Thursday, September 4, 2014

Don't do what the bullies want-or, meaning well isn't always doing well.

Content note: bullying, bodily fluids, empathy failures.

I am writing this mostly about a specific incident, but there are dozens of specific incidents it could easily be about.

This week, a video was released of a young man who thought he and some other kids were participating in the ALS ice bucket challenge. Instead of ice, the other kids dumped a bucket of sewage on this boy's head. And they filmed it, so as to spread the humiliation.

The boy's parents did something that displays a lack of thinking, a lack of empathy, a lack of understanding media, a lack of understanding bullies, or a combination of the above:  They released the video to media.

They released a video of their child being drenched in the contents of a toilet, taken to humiliate their son by spreading it, and it is now being seen worldwide.

These parents did exactly what the bullies wanted. They are humiliating their son on a global level. How did they think this is a good idea?

They mean well, they say. They're pressing charges (and I hope they nail the other kids to the wall). They say they want to spread awareness or something (disclosure: I do not know the child's name & have been immediately shutting all articles that link to the video. I will not participate in the humiliation of this boy.) but could they not do that without plastering around the internet the video? Would it not have been more poignant and more ethical to ask the young man his thoughts on the matter? That would humanize him, as opposed to showing a video that was made solely to mock.

This is part of a disturbing trend that I see from parents & caregivers who "mean well", who love the Autistic in their life. This trend is that of publicizing the Autistic person's often very painful social difficulties, spreading them far and wide to get support or 'raise awareness' and a variety of other excuses.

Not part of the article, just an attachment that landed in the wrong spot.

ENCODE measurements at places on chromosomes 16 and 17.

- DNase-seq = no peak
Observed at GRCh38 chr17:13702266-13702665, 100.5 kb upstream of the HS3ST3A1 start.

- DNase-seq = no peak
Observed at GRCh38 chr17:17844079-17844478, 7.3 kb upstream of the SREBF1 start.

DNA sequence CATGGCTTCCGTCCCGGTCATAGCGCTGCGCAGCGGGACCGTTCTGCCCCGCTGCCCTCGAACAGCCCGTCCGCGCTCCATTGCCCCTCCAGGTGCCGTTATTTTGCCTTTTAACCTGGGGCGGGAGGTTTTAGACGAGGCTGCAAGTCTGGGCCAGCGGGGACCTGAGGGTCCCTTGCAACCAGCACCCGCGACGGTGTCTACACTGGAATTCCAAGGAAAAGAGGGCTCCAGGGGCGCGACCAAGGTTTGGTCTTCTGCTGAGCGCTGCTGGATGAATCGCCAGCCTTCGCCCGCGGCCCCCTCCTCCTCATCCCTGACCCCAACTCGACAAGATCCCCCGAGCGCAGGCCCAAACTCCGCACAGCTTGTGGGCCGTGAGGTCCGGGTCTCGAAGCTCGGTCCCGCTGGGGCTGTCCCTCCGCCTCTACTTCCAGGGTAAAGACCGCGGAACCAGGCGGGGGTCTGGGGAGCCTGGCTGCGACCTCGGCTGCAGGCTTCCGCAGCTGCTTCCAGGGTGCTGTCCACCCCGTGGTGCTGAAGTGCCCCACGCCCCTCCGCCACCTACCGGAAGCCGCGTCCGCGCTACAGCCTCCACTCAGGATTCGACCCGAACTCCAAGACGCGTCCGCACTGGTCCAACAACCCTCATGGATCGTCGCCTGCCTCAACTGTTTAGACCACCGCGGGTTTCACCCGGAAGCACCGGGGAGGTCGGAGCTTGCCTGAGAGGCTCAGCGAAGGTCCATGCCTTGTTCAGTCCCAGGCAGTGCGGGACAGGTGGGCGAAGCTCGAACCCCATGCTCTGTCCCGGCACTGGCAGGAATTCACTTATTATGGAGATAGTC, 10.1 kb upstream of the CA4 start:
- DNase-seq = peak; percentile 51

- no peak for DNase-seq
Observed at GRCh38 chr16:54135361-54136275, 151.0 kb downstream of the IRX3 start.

This is slightly different from the parents who post their child's most vulnerable moments to get sympathy, but...not really. The main difference here is are they saying they want sympathy for themselves, or are they purportedly doing it "on behalf of" the autistic person? Either way, they are spreading private, often embarrassing things about their child--I remember earlier this year a mom trying to have a virtual birthday for her child who has no friends, do you know what it's like for everyone to know you have no friends? It's awful. Now magnify this by millions. And they may not be gaming for Good Person merit badges, but they sure seem to get an awful lot of them. More than the people who are blatantly embarrassing their child for sympathy even, because golden intentions.

If you are tempted to post the mean things someone did to your Autistic brother, or if you are tempted to tell the world your child has no friends so you should LIKE them on Facebook, I want you to try something.

Ready?

Are you sure?

Fucking think first. Use that empathy you supposedly have. Think "if that was my name and picture, would I want this posted? What if it goes viral? Do I want my next boss to see it when they google me? Do I want dating partners to see it if they look me up? If I become famous for something else, is this a thing I want coming up in features?"

If the answer is no, you would not want that, then don't post it about the autistic person in your life.

It's really appalling that I need to even say that. This is pretty intuitive, isn't it? Who's missing empathy again? Probably the people helping bullies humiliate their children.

image is a white cat & a black cat snuggling in a green papisan chair